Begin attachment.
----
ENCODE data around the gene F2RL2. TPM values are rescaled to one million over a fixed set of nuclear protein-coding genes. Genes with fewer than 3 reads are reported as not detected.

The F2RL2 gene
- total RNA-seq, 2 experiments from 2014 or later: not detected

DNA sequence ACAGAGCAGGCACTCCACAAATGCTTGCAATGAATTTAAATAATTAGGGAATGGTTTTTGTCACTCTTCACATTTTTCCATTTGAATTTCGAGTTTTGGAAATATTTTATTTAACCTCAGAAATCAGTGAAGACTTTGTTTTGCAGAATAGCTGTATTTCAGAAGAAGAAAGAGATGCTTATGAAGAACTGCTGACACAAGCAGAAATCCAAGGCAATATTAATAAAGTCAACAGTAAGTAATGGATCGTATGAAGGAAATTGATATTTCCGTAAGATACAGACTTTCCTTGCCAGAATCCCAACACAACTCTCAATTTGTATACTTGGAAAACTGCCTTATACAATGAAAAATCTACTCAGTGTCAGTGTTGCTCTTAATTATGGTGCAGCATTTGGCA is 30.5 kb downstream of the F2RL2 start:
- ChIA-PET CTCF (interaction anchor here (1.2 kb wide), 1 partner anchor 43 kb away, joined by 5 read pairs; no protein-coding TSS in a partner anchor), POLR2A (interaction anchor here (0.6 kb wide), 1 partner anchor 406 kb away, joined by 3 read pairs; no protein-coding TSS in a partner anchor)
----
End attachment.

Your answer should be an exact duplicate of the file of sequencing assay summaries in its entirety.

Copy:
ENCODE data around the gene F2RL2. TPM values are rescaled to one million over a fixed set of nuclear protein-coding genes. Genes with fewer than 3 reads are reported as not detected.

The F2RL2 gene
- total RNA-seq, 2 experiments from 2014 or later: not detected

DNA sequence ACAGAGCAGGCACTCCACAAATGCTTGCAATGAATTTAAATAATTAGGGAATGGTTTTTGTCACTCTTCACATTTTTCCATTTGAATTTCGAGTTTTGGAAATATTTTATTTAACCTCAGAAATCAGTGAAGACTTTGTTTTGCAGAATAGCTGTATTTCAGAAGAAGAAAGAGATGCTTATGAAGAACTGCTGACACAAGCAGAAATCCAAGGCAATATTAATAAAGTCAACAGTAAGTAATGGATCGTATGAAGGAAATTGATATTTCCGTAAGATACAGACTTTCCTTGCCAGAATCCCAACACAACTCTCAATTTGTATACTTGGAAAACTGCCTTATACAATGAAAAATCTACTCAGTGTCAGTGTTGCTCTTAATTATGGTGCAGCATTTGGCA is 30.5 kb downstream of the F2RL2 start:
- ChIA-PET CTCF (interaction anchor here (1.2 kb wide), 1 partner anchor 43 kb away, joined by 5 read pairs; no protein-coding TSS in a partner anchor), POLR2A (interaction anchor here (0.6 kb wide), 1 partner anchor 406 kb away, joined by 3 read pairs; no protein-coding TSS in a partner anchor)